Freedom of Information Act Under Fire

Victoria, BC – Failure to comply with its own access to information rules is undermining the BC’s Governments claims of transparency and accountability according to a report by Dogwood Initiative and the University of Victoria’s Environmental Law Clinic.

“It’s a nightmare,” says Dogwood Initiative’s Eric Swanson, referringto the process of obtaining information via the Act. “This essentialcomponent of our democracy has been systematically neglected and nowstands withered.”

In a presentation Wednesday to the Special Committee reviewing the Freedom to Information and Protection of Privacy Act the groups cited excessive delays, high fee estimates, and over zealous censoring of released documents, as among the many issues that have rendered the Act ineffective.

“It’s a nightmare,” says Dogwood Initiative’s Eric Swanson, referring to the process of obtaining information via the Act. “This essential component of our democracy has been systematically neglected and now stands withered.”

In 2008, 47% of requests made by public interest groups, the media, and political parties, the groups most responsible for holding government accountable in our democratic system, were not met in the legal time frame. It took five years for the Freedom of information and Privacy Association to gain access to some of the 600-plus page contract between the government and IBM. In contrast other public bodies had their requests responded to in a legal time frame 94% of the time.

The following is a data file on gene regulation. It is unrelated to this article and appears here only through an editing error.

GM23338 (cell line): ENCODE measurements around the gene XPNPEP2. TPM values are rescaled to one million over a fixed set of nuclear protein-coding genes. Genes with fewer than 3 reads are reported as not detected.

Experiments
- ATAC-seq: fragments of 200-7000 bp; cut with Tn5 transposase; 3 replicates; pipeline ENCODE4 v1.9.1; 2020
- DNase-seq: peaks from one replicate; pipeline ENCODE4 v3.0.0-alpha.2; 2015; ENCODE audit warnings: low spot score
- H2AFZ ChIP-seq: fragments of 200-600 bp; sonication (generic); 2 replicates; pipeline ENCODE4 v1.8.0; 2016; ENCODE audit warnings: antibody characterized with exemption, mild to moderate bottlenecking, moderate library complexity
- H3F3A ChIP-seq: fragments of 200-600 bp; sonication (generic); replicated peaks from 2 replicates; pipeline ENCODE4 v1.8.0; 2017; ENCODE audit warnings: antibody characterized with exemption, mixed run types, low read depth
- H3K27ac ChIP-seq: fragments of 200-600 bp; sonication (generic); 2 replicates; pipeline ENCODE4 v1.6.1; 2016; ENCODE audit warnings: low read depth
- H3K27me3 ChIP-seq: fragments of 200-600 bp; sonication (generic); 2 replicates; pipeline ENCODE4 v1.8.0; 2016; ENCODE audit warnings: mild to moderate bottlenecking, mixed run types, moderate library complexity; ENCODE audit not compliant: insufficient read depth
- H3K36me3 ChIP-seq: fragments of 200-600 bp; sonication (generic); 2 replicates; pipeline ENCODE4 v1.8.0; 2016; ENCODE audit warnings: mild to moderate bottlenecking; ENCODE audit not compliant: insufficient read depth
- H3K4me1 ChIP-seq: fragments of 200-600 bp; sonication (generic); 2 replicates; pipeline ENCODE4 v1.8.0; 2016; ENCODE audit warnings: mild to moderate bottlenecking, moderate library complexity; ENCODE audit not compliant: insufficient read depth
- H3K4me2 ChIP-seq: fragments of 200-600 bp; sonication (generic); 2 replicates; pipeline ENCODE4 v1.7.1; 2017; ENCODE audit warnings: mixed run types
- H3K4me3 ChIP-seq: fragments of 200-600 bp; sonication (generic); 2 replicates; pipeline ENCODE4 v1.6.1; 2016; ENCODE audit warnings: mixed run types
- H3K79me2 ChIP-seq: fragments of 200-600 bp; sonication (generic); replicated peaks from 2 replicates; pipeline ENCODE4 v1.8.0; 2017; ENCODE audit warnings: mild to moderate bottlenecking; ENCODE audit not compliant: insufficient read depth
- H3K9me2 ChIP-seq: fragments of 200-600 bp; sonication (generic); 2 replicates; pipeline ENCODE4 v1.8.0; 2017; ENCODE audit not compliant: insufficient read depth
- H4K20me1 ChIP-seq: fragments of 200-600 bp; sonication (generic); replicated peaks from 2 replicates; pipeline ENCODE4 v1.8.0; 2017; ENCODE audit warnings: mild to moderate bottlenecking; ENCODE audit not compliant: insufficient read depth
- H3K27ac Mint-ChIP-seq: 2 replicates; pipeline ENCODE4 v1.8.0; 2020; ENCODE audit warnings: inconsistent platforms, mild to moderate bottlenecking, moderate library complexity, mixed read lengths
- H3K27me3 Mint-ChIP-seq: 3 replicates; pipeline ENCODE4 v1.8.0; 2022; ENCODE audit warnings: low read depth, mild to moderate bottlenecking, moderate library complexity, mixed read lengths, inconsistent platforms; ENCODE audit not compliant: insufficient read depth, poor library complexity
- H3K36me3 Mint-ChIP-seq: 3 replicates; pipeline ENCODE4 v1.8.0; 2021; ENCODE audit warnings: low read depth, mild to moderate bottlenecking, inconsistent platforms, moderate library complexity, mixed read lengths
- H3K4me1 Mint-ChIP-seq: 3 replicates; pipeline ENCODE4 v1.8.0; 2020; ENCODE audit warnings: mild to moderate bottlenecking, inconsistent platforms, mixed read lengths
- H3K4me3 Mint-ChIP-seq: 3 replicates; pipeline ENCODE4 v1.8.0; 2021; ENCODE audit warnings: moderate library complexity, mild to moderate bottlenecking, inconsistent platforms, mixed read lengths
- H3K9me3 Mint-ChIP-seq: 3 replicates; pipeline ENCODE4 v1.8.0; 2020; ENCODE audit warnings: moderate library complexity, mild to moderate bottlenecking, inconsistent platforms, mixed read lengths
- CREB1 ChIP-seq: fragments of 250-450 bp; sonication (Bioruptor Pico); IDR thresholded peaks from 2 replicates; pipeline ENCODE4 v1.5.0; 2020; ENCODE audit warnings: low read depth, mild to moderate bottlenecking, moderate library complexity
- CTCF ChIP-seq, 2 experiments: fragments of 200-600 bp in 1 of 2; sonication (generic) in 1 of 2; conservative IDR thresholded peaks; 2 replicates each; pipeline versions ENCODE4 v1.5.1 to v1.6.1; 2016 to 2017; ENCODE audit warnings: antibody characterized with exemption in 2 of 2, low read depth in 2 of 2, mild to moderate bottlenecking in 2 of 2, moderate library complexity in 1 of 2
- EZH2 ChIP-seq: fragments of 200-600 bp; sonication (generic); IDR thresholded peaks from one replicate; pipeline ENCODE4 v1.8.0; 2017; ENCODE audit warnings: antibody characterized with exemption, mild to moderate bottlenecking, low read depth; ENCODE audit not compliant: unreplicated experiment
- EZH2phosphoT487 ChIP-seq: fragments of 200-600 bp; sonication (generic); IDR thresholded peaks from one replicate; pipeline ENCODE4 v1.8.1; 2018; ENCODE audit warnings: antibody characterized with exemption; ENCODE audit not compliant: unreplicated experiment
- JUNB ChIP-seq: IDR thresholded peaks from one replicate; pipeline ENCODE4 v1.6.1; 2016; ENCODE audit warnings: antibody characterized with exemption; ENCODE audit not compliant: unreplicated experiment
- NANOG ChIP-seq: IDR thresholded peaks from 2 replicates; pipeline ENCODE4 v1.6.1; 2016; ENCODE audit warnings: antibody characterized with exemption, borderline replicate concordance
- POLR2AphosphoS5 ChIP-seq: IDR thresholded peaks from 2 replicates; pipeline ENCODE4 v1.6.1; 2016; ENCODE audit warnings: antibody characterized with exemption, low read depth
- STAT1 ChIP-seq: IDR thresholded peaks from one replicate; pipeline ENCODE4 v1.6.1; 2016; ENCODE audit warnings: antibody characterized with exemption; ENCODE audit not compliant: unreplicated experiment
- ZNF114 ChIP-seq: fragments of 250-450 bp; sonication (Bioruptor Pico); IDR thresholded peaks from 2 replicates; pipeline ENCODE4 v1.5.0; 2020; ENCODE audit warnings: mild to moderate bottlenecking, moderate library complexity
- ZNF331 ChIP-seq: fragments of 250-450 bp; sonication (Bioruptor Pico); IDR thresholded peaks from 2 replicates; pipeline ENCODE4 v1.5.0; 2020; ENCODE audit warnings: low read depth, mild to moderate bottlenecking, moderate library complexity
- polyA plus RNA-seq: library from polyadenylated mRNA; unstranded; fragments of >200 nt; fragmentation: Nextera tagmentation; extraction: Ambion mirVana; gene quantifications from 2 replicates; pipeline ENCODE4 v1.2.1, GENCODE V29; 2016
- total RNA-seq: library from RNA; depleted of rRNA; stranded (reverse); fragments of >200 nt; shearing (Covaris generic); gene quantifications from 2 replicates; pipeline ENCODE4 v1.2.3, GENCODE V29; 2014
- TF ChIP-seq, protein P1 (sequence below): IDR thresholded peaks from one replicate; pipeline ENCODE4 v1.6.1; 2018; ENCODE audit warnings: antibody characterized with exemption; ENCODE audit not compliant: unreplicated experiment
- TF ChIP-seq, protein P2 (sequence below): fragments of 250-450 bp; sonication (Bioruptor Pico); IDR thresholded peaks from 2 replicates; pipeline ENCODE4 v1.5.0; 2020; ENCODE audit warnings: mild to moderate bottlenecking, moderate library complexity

The submission also cited the problem of excessive fees. In one case, the Sierra Legal Defence fund received a fee estimate of $24,600. After disputing the fee, the fee estimate increased to $172,947.50.

High fees and delays are also being blamed for 57% decline in Freedom of Information requests in the last 12 years. In 1995 there were 3263 requests and only 1403 in 2007.

“The Act promises not only an open and accountable government, but a government that in good faith desires to be open and accountable. These promises have not been honoured,” says Morgan Blakley author of the report and a member of the University of Victoria’s Environmental Law Clinic.

The Freedom of Information and Protection of Privacy Act (FIPPA) requires that the Act be reviewed by a special committee of the Legislative Assembly every six years, and the Third Special Committee will report to the House by May 31, 2010. The deadline for submissions to the Committee has been extended to February 28, 2010.

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